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Read a file of this format:


Print the output in the following format:

<country> : <count>

So for above file output would be:

japan : 4
usa : 2
australia : 1
russia : 1

Note that since australia and russia both have count as 1, the name are sorted, 'a' before 'r'. Do it in the most efficient way.

Here is what I tried:

Read the entire file and insert into a HashMap.
We will have pairs like <japan, 4> in there.
Now read the HashMap and insert in another TreeMap<Integer, List<String>>
Iterate over TreeiMap using a Comparator, which will iterate in reverse-sorted order.
Sort value (which will be a List<String>) and print the result.
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The most efficient way would be to code it first. Seriously, please show your attempt and ask a real answerable question, not a homework dump. –  Hovercraft Full Of Eels Jun 19 '11 at 20:16
This is not a homework. it was asked in the Amazon online test. Me and couple of my friends did solve it but none of us got selected. Thats why asking. –  Bhushan Jun 19 '11 at 20:21
@Hovercraft Full Of Eels: Edited the question. Please have a look. –  Bhushan Jun 19 '11 at 20:29
Just an observation that "Do it in the most efficient way" isn't a very clear requirement - most efficient in CPU, memory...? And the 'best' solution in practice might depend on the size of data, number of duplicates etc. –  DNA Jun 19 '11 at 21:37
You should have a look at Tries. –  toto2 Jun 19 '11 at 23:06

3 Answers 3

this can be done in O(n*S) (n is the number of input strings,S is the biggest string size ) I'll give you a general algorithm,in pseudo code, the Java will be a bit messy...

arr <- HashSet<String>[NumberOfElements]
map <- HashMap<String,int>
for each country:
   if country in map.keySet():
        count <- map.get(country)
        count <- count + 1
        count <- 1
for i=arr.length-1;i>=0;i--:
   sorted <- radixSort(arr[i])
   for each country in sorted:
      print country, i

arr here is a "histogram", since for every iteration the 'size' is increased by at-most 1, we use it to store the data.

complexity explanations:
this algorithm uses radix sort, where a 'digit' is actually a character, and is O(n), and using it will prevent the O(nlogn) for other sort algorithm or using a TreeSet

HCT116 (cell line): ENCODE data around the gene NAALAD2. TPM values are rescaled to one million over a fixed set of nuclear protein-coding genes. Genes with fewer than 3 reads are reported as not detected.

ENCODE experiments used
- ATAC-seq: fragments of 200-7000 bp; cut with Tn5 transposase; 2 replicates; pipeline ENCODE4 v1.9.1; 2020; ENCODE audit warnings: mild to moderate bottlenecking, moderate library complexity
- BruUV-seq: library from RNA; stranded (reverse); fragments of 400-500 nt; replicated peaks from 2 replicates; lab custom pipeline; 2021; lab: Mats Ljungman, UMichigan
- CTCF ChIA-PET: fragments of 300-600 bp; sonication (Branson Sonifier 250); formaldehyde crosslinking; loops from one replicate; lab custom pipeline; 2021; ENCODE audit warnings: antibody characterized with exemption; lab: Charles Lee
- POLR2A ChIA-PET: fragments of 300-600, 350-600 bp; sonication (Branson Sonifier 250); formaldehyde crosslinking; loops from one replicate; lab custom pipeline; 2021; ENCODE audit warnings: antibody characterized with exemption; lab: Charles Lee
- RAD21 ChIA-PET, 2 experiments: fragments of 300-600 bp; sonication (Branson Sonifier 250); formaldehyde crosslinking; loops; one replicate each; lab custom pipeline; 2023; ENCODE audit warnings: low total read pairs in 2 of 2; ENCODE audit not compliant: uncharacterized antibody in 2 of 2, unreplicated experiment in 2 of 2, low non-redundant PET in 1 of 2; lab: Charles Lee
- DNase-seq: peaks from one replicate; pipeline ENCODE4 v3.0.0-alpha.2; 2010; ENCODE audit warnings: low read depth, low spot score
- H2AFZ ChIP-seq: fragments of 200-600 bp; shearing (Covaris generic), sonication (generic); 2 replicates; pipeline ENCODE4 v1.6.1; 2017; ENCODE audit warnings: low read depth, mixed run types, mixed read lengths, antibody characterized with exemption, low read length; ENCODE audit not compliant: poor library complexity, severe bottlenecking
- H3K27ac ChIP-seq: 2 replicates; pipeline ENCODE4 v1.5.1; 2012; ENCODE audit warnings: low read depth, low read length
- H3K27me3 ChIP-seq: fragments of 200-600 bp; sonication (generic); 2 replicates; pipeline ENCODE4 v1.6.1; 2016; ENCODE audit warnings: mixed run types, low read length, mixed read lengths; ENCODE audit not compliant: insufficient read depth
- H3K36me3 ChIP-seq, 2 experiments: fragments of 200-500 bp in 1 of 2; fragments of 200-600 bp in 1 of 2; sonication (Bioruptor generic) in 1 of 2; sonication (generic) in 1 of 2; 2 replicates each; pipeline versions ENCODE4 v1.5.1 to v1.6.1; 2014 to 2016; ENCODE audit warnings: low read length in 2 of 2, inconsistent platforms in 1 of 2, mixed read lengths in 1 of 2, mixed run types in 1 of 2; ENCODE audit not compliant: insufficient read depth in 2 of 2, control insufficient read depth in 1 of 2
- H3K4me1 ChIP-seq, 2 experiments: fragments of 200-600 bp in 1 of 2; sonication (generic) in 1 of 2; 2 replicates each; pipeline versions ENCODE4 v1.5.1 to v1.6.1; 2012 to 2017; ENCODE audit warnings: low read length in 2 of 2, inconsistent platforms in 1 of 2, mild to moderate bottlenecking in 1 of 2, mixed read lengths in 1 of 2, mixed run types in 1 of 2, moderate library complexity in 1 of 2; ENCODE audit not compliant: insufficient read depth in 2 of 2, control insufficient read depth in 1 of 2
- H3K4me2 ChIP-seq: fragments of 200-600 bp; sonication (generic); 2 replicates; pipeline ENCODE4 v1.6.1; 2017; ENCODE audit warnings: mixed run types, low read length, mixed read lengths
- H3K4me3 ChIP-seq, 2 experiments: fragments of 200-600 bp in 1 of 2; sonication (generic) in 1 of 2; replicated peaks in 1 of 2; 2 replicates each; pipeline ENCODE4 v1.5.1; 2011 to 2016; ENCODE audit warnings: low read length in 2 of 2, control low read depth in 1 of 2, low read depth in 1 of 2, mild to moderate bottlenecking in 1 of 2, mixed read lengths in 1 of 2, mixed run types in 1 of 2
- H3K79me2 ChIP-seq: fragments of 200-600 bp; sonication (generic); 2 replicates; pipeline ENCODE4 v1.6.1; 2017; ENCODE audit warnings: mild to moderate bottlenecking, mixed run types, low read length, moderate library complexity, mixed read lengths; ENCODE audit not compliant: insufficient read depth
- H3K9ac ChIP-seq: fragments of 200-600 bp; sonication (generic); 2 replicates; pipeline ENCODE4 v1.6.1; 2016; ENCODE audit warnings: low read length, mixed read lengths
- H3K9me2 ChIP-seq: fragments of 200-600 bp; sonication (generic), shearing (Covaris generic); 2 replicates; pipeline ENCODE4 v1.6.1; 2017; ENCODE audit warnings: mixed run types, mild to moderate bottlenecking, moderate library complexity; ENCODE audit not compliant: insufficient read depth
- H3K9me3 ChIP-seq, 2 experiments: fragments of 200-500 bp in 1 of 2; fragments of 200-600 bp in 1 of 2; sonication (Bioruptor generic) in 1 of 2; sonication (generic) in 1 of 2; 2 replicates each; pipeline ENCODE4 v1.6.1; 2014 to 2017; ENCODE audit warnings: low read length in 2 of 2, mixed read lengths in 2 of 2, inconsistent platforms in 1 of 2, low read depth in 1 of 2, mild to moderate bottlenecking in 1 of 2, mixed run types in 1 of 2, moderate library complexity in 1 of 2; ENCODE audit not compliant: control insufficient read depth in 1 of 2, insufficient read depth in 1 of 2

we iterate over the array which is at most of size n (if every country appears only once).

a trick point is the sort inside a loop: it is still O(n) because at overall you sort at most n elements (and not n elements per iteration!) so it is O(2n)=O(n).
we can pre-find the NumberOfElements with a single iteration.

at overall: it is O(n*S), where n is the number of inputs (where populating arr), and S is the biggest string size (since we need to read the strings...)

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A java.util.Map should get you on track.

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Fully agree, after filling the Map, you can receive Entries from the Map and sort them as you want –  damluar Jun 19 '11 at 21:29
sorting is O(nlogn).and as he said, this is what he had tried, and he didn't pass the interview –  amit Jun 19 '11 at 21:59
@amit, agreed, my comment was made before the edit of the question which provided this information. –  M Platvoet Jun 19 '11 at 22:09

The most efficient way in terms of coding time would be to forget Java and use sort | uniq -c | sort -n (which is, incidentally, one of my favorite shell snippets). Follow that with awk if you really need the formatting as depicted. The runtime won't even be that bad for large inputs (since those are fairly efficient programs) but startup time would dominate on your example list. Of course you could run it somewhere on the order of 10,000 times before you could launch Eclipse.

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